Beatrice’s tips & tricks for seeds

By Beatrice Hawkins

I stumbled on an article by a fellow gardener from America recently and found some of his tips were very interesting.

Some, like how to deter deer and ground hogs from our gardens, not so applicable, but who knows what the future holds!

Where I am at the moment feral deer are becoming a problem and exclusion fencing is being used in an attempt to keep them out of cropping country. They seem to be a particularly adaptable animal and are now seen in our arid areas, eg. around Bourke, as well as in the higher rainfall areas. My son often sees mobs of them on the highway through the main part of Murrurundi as he drives the truck at night. It is my opinion, that the problems we have with other introduced species in Australia, eg. feral pigs, will be dwarfed by the problems looming with deer. Determined ones will easily clear a 2 metre exclusion fence in a single bound!

Some of the more applicable suggestions though, are as follows:

Instead of buying potting soil or seed raising mix, use some of your garden soil, after all this is what the seedlings will be growing in once you plant them out. However you will need to put some soil in a large baking tray and cook it at about 180 degrees for about 30 minutes to sanitise the soil and kill off any weed seeds that might be lurking.

If you are starting your seeds outside, consider mixing flavoured gelatine into the soil! This will apparently feed the beneficial bacteria in the soil and give your seedlings a nitrogen boost as they come up… no suggestion as to preferred flavour was given!!

After you have planted your seeds into this mix, sprinkle the top of the ground with cinnamon to keep away fungus that may cause damping. Sounds more like a recipe for something in the kitchen than in the garden.

If it is cuttings you are trying to start in water, a tablet or two of aspirin ground up and dissolved will help with the uptake of water and speed up the formation of roots.

Bicarb soda is also useful in the garden so I’ve learned. I use it all the time in the house for cleaning everything from my oven to adding it to the washing machine to make the detergent more effective, but apparently it also makes for sweeter tomatoes!

Add about 2 tablespoons to the hole you are planting in, cover with a couple of inches of soil, then put a teaspoon of unflavoured gelatin and a teaspoon of cinnamon as close to the roots as possible. The suggestion is that the gelatin will feed and encourage the helpful bacteria and the cinnamon will keep away fungus and cutworms and the carb soda will give sweeter tomatoes. The plant should have been stripped of all but the topmost leaves and planted deeply and it will bolt away if planted where it will get full sun.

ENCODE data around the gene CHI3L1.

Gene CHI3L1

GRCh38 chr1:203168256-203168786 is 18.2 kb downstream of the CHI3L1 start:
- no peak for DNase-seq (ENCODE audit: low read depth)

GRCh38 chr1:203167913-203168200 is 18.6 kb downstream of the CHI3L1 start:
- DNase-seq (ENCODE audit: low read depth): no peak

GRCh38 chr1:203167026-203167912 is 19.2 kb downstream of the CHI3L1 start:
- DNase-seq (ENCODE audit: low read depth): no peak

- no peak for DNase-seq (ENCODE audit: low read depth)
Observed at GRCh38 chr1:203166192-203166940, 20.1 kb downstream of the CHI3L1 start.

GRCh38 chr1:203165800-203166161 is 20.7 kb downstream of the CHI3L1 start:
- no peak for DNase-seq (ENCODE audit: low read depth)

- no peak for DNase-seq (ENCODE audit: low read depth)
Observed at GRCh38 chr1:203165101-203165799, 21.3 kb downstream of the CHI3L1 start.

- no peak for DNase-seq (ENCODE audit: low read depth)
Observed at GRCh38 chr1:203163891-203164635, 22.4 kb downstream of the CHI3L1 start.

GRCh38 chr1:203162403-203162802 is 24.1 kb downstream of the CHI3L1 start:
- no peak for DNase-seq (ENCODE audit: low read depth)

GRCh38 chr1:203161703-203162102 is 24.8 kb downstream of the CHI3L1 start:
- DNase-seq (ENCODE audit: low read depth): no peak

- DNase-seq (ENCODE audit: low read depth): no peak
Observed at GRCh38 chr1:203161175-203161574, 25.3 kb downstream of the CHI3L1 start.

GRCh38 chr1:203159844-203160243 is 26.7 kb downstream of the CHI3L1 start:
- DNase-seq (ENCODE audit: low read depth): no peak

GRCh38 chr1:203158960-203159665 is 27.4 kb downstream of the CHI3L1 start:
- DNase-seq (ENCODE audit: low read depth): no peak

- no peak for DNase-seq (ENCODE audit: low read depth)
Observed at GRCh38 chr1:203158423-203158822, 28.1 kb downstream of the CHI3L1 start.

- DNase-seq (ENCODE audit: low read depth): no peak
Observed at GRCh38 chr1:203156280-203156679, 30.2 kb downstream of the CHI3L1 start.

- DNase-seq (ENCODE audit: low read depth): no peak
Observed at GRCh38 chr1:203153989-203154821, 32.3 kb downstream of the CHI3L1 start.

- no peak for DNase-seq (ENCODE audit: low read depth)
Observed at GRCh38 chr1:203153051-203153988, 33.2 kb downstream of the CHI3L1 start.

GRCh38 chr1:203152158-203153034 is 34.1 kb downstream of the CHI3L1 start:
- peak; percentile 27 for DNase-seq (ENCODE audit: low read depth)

I had learnt many years ago from an old friend, that Epsom salts watered in around citrus would make for sweeter fruit, but had not heard of using carb soda on tomatoes.

Cinnamon sprinkled on cabbages apparently also keeps cabbage worms away.

Another suggestion was to puree my banana peels with water and pour it around the tomato plants as a “pick me up”! Apparently this is what I should be doing with all my vegetable peels – quick compost, and my plants will love me for it.

Also I should plant marigolds in my vegetable patch to keep the pests away and provide somewhere for those beneficial aphid eating ladybirds to lay their eggs. It would certainly make it all look pretty! Mint also keeps unwanted bugs away but be sure to have it contained as it will spread quickly and become a pest in itself.

As much as I don’t like spiders, apparently I should be encouraging them into the garden as well, as each year they eat more bugs than the weight off all the humans on earth. This “fact” is almost unbelievable!!

Another tip I liked was a use for onion and garlic skins, as, at the moment, they just go in the rubbish because I was told not to put them in the compost bin. I should put them in a container, cover with water and put a lid on, leave them for a week, strain the resulting liquid and I will have natural, effective aphid and spider spray. Don’t know how I rationalise this with the previous idea of encouraging spiders into the garden!!

Lastly, another unusual idea is that hair is very beneficial for gardens. It deters pests, works as a natural mulch and provides nitrogen to the soil! I don’t know that I could handle the aesthetics of hair as a mulch. I think I would have to dig it in to get the fertiliser benefits and that seems too much like work, so maybe this is one idea I’ll give a miss!

However, as these suggestions are all cheap to do and all things I always have on hand, they will certainly be given a try this spring.

Keep well and keep gardening ready for our spring garden competition and flower show in October.


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